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USM Doctoral Student Continues Research on Materials Launched into Space

Mon, 07/29/2019 - 13:42pm | By: Van Arnold

University of Southern Mississippi doctoral student Witold FuchsUniversity of Southern Mississippi doctoral student Witold Fuchs remains a bit awe-struck that materials he invented in a USM polymer lab are currently circling the globe aboard the International Space Station (ISS).

“It is very exciting. Being a part of something bigger than myself is quite an honor,” said Fuchs, who is nearing the end of a summer internship at NASA’s John H. Glenn Research Center in Cleveland, Ohio.

Fuchs, a third-year polymer science and engineering doctoral student, has spent the past year collaborating with NASA on the design of a carbon fiber composite as a potential hull for spaceships and satellites. His research materials were launched into space last month for testing aboard the ISS.

While continuing to refine his carbon fiber composite, Fuchs is also working on multifunctional composites for space structures.

“I’ll continue working on the materials currently in orbit, as well as adapting technology to other chemistries,” he said. “I’ve also begun arranging for ground-testing at NASA Glenn Research Center. If things progress how I’d like them to, then I’ll be incorporating my molecule into carbon-fiber composites and testing them.”

Fuchs and his colleagues developed the materials now being tested aboard the ISS under the tutelage of Dr. Jeff Wiggins, director of USM’s School of Polymer Science and Engineering. The backbone of Fuchs’ research is to develop a lightweight, cost-effective material that can withstand the atmospheric rigors of outer space.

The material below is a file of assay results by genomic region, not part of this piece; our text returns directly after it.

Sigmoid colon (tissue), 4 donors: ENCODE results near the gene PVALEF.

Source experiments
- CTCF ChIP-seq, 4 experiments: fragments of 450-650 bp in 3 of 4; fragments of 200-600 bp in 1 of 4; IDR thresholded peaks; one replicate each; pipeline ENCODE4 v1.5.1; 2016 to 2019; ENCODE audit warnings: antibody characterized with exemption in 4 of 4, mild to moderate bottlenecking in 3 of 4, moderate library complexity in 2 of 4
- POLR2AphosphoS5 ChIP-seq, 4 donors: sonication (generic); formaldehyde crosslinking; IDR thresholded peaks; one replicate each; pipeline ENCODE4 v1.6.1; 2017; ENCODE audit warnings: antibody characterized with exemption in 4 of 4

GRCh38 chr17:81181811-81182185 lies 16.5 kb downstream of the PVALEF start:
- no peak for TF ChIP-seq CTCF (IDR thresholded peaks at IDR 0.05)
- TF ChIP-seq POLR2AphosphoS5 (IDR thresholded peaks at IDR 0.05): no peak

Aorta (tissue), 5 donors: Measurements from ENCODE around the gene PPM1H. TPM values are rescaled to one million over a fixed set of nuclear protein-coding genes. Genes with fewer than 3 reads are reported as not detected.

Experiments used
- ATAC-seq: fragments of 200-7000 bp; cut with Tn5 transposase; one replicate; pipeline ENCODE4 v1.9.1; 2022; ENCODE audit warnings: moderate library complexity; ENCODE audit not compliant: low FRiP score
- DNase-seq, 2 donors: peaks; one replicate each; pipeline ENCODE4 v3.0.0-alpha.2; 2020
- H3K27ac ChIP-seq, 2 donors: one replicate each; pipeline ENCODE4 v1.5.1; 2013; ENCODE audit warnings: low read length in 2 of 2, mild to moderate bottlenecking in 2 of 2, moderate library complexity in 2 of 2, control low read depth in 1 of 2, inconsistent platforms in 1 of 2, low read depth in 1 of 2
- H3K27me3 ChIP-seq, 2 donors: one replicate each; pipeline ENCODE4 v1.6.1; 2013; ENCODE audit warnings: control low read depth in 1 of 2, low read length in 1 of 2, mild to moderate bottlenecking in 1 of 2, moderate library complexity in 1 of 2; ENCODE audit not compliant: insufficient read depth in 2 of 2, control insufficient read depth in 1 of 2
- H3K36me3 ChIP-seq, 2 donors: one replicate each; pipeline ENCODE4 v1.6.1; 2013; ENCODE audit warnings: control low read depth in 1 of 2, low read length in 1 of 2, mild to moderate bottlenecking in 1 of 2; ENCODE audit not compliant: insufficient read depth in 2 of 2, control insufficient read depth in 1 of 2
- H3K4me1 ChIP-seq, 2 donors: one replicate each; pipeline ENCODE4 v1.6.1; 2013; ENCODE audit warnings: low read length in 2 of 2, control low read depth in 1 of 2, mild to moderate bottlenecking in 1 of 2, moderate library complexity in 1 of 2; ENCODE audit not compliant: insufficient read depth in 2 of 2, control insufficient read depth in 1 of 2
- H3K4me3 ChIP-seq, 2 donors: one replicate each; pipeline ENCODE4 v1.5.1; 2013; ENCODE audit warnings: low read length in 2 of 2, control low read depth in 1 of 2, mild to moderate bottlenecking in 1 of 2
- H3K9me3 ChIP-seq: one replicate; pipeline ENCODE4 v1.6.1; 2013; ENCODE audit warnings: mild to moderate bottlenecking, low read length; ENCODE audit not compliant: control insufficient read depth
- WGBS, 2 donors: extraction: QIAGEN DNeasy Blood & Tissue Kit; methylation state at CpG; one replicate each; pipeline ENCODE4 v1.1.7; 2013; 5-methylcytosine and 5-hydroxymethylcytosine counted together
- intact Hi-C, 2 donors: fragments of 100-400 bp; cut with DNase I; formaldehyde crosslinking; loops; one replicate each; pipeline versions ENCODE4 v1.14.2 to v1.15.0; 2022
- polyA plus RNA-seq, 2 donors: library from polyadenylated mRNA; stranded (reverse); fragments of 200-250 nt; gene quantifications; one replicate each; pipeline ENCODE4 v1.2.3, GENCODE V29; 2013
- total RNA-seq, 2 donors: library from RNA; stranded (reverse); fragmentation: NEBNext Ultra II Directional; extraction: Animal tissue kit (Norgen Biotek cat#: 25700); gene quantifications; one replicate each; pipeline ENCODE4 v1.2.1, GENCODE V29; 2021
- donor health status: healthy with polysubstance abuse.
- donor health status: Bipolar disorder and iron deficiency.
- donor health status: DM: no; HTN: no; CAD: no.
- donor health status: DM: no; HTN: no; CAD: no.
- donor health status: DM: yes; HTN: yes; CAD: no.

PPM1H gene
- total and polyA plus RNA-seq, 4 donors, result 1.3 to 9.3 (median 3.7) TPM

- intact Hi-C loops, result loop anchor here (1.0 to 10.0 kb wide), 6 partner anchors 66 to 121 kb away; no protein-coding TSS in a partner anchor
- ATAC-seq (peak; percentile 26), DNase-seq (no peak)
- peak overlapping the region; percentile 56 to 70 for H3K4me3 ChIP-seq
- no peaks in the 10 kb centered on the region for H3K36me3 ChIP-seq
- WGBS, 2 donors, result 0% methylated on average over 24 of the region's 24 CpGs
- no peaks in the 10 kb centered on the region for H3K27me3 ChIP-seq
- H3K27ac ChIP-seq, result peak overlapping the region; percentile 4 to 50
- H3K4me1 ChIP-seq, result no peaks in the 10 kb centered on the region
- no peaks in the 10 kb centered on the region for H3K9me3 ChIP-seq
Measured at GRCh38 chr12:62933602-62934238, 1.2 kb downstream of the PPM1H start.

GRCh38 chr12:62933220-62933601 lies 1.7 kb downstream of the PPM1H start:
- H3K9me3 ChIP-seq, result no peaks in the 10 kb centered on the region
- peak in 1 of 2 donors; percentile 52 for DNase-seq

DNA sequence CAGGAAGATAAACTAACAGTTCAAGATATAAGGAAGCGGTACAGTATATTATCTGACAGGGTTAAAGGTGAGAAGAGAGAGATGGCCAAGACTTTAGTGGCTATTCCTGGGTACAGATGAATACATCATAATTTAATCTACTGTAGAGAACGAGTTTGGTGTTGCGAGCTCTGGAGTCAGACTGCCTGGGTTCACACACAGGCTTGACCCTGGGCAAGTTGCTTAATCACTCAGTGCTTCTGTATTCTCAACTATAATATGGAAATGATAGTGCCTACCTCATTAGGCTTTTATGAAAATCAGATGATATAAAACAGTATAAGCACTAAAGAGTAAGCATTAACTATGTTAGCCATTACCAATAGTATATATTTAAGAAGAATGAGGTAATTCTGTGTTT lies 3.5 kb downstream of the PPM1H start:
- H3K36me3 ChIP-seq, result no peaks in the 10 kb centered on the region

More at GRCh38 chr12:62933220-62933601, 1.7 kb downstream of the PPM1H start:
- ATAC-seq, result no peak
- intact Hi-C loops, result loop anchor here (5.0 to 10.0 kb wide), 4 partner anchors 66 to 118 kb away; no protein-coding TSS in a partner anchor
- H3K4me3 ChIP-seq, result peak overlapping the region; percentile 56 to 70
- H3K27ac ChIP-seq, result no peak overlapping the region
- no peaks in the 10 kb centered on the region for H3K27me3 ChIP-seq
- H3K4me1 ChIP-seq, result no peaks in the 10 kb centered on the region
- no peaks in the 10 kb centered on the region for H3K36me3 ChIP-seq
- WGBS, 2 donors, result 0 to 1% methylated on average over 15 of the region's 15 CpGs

The International Space Station (ISS) is a space station, or a habitable artificial satellite, in low Earth orbit (approximately 240 miles above the Earth’s surface). Its first component was launched into orbit in 1998, with the first long-term residents arriving in November 2000. It has been inhabited continuously since that date.

The materials are scheduled to remain in space for at least one year and possibly as long as two. The fundamental objective is to determine whether or not the materials suffer any degree of degradation while in space.

“When I started this journey of working with NASA, I wanted results fast,” he said. “I was so excited, but over the past months I’ve learned to have patience when it comes to my research. Good things take time. Now that the samples are up in orbit, there’s not much to do but wait for them to come back.”

Fuchs earned his undergraduate degree in biochemistry at the University of Detroit Mercy in his hometown of Detroit, Mich. A classmate suggested Fuchs consider USM’s esteemed polymer science and engineering program for his doctoral studies. He takes special pride in working alongside other scientists in USM’s School of Polymer Science and Engineering.

“For me, being a part of the USM polymer science and engineering program means being among the best and brightest polymer scientists and engineers in the nation, and therefore I strive to live up to those standards every day I come to work,” said Fuchs.